Speeches (Lines) for Vernon in "History of Henry VI, Part I"

Total: 12
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# Act, Scene, Line Speech text
1 II, 4, 961
  • Stay, lords and gentlemen, and pluck no more,
    Till you conclude that he upon...
  • Stay, lords and gentlemen, and pluck no more,
    Till you conclude that he upon whose side
    The fewest roses are cropp'd from the tree
    Shall yield the other in the right opinion.
  • Earl of Suffolk. I pluck this red rose with young Somerset
    And say withal I think he held the right.

    Vernon. Stay, lords and gentlemen, and pluck no more,
    Till you conclude that he upon whose side
    The fewest roses are cropp'd from the tree
    Shall yield the other in the right opinion.

2 II, 4, 969
  • Then for the truth and plainness of the case.
    I pluck this pale and maiden b...
  • Then for the truth and plainness of the case.
    I pluck this pale and maiden blossom here,
    Giving my verdict on the white rose side.
  • Richard Plantagenet (Duke of Gloucester). And I.

    Vernon. Then for the truth and plainness of the case.
    I pluck this pale and maiden blossom here,
    Giving my verdict on the white rose side.

3 II, 4, 975
  • If I my lord, for my opinion bleed,
    Opinion shall be surgeon to my hurt
    ...
  • If I my lord, for my opinion bleed,
    Opinion shall be surgeon to my hurt
    And keep me on the side where still I am.
  • Duke/Earl of Somerset. Prick not your finger as you pluck it off,
    Lest bleeding you do paint the white rose red
    And fall on my side so, against your will.

    Vernon. If I my lord, for my opinion bleed,
    Opinion shall be surgeon to my hurt
    And keep me on the side where still I am.

4 II, 4, 1068
  • In your behalf still will I wear the same.
  • In your behalf still will I wear the same.
  • Richard Plantagenet (Duke of Gloucester). Good Master Vernon, I am bound to you,
    That you on my behalf would pluck a flower.

    Vernon. In your behalf still will I wear the same.

5 III, 4, 1736
  • Now, sir, to you, that were so hot at sea,
    Disgracing of these colours that...
  • Now, sir, to you, that were so hot at sea,
    Disgracing of these colours that I wear
    In honour of my noble Lord of York:
    Darest thou maintain the former words thou spakest?
  • (stage directions). [Sennet. Flourish. Exeunt all but VERNON and BASSET]

    Vernon. Now, sir, to you, that were so hot at sea,
    Disgracing of these colours that I wear
    In honour of my noble Lord of York:
    Darest thou maintain the former words thou spakest?

6 III, 4, 1743
  • Sirrah, thy lord I honour as he is.
  • Sirrah, thy lord I honour as he is.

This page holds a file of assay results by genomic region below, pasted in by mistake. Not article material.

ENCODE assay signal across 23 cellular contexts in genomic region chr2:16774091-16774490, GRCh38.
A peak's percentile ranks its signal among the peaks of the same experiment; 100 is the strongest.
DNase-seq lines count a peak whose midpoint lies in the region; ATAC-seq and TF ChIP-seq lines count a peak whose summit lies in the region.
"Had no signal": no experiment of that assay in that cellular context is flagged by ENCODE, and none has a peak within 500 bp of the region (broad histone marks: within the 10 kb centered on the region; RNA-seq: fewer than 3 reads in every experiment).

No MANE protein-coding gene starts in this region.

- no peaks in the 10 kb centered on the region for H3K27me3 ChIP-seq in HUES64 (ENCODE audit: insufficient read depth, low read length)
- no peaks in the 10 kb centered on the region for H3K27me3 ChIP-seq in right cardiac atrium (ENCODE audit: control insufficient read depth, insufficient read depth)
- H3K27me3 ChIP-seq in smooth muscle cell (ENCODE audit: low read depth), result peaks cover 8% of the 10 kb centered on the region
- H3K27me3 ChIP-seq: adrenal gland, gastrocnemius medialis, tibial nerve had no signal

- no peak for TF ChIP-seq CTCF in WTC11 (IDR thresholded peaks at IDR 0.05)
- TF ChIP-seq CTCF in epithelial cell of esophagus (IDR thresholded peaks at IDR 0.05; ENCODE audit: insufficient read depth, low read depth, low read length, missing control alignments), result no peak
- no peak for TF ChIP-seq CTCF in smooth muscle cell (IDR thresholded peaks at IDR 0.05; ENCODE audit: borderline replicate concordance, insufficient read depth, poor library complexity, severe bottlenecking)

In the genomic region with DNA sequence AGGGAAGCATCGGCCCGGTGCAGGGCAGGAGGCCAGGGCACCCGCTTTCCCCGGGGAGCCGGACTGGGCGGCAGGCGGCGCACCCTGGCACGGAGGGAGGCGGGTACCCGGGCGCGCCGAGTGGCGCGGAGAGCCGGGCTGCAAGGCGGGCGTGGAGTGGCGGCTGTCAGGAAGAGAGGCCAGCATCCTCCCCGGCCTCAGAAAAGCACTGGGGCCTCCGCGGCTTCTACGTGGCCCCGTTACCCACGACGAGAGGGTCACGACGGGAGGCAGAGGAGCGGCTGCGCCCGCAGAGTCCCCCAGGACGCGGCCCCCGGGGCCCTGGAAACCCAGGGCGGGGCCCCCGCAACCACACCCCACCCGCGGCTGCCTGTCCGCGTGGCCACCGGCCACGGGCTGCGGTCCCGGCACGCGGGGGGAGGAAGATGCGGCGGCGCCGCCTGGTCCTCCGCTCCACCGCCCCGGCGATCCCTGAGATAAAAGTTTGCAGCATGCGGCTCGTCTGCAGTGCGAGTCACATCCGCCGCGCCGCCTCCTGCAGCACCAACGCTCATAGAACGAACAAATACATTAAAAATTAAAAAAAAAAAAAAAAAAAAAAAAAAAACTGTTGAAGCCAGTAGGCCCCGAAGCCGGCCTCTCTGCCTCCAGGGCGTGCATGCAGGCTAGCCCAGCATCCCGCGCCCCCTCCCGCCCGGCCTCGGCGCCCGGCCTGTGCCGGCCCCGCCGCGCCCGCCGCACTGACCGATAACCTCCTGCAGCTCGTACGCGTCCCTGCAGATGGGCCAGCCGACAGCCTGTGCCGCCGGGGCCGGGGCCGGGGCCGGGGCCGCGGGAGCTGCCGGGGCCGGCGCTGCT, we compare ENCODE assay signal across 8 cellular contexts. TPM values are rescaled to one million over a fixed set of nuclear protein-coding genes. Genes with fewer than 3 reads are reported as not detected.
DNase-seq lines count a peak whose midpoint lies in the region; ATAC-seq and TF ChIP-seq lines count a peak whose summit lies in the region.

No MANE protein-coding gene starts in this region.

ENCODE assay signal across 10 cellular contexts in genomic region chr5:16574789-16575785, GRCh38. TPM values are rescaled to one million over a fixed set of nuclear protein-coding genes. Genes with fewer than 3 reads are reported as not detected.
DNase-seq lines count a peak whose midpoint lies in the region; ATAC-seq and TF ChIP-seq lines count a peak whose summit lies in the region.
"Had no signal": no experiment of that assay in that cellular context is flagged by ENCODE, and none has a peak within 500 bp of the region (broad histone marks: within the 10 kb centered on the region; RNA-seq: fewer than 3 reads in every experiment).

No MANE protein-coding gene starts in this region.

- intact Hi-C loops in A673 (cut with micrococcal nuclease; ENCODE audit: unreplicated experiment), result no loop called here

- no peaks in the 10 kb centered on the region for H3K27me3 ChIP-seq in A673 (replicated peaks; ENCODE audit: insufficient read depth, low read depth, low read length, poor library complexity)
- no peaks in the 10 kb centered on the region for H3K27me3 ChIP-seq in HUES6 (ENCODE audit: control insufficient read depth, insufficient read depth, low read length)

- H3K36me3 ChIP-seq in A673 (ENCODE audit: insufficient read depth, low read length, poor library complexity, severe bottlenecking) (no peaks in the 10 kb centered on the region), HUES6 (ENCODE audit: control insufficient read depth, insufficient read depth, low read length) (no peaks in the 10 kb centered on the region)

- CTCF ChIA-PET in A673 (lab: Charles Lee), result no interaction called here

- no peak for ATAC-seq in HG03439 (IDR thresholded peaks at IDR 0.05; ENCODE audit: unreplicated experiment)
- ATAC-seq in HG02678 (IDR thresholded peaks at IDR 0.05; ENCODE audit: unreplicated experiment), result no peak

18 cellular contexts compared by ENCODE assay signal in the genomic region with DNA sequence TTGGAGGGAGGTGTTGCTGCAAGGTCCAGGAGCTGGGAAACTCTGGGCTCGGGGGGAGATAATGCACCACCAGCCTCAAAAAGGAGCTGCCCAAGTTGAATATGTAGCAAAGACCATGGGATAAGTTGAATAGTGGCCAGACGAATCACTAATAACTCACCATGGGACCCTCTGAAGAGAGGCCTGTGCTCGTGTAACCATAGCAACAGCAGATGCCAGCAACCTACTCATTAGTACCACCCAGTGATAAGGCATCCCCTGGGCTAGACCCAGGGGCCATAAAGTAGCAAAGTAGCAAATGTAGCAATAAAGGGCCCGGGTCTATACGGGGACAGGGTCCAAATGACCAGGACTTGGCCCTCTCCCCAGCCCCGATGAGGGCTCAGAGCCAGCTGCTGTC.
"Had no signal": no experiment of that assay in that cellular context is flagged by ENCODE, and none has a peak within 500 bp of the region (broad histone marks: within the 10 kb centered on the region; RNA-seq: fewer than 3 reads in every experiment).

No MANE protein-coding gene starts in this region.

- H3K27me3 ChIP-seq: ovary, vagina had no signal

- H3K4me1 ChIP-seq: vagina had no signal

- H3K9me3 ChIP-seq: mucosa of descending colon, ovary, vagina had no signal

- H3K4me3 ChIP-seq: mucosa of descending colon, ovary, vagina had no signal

• Basset. Yes, sir; as well as you dare patronage
    The envious barking of your saucy tongue
    Against my lord the Duke of Somerset.

    Vernon. Sirrah, thy lord I honour as he is.

7 III, 4, 1745
  • Hark ye; not so: in witness, take ye that.
  • Hark ye; not so: in witness, take ye that.
  • Basset. Why, what is he? as good a man as York.

    Vernon. Hark ye; not so: in witness, take ye that.

8 III, 4, 1753
  • Well, miscreant, I'll be there as soon as you;
    And, after, meet you sooner t...
  • Well, miscreant, I'll be there as soon as you;
    And, after, meet you sooner than you would.
  • Basset. Villain, thou know'st the law of arms is such
    That whoso draws a sword, 'tis present death,
    Or else this blow should broach thy dearest blood.
    But I'll unto his majesty, and crave
    I may have liberty to venge this wrong;
    When thou shalt see I'll meet thee to thy cost.

    Vernon. Well, miscreant, I'll be there as soon as you;
    And, after, meet you sooner than you would.

9 IV, 1, 1843
  • Grant me the combat, gracious sovereign.
  • Grant me the combat, gracious sovereign.
  • (stage directions). [Enter VERNON and BASSET]

    Vernon. Grant me the combat, gracious sovereign.

10 IV, 1, 1850
  • With him, my lord; for he hath done me wrong.
  • With him, my lord; for he hath done me wrong.
  • Henry VI. Be patient, lords; and give them leave to speak.
    Say, gentlemen, what makes you thus exclaim?
    And wherefore crave you combat? or with whom?

    Vernon. With him, my lord; for he hath done me wrong.

11 IV, 1, 1866
  • And that is my petition, noble lord:
    For though he seem with forged quaint c...
  • And that is my petition, noble lord:
    For though he seem with forged quaint conceit
    To set a gloss upon his bold intent,
    Yet know, my lord, I was provoked by him;
    And he first took exceptions at this badge,
    Pronouncing that the paleness of this flower
    Bewray'd the faintness of my master's heart.
  • Basset. Crossing the sea from England into France,
    This fellow here, with envious carping tongue,
    Upbraided me about the rose I wear;
    Saying, the sanguine colour of the leaves
    Did represent my master's blushing cheeks,
    When stubbornly he did repugn the truth
    About a certain question in the law
    Argued betwixt the Duke of York and him;
    With other vile and ignominious terms:
    In confutation of which rude reproach
    And in defence of my lord's worthiness,
    I crave the benefit of law of arms.

    Vernon. And that is my petition, noble lord:
    For though he seem with forged quaint conceit
    To set a gloss upon his bold intent,
    Yet know, my lord, I was provoked by him;
    And he first took exceptions at this badge,
    Pronouncing that the paleness of this flower
    Bewray'd the faintness of my master's heart.

12 IV, 1, 1886
  • Nay, let it rest where it began at first.
  • Nay, let it rest where it began at first.
  • Richard Plantagenet (Duke of Gloucester). There is my pledge; accept it, Somerset.

    Vernon. Nay, let it rest where it began at first.

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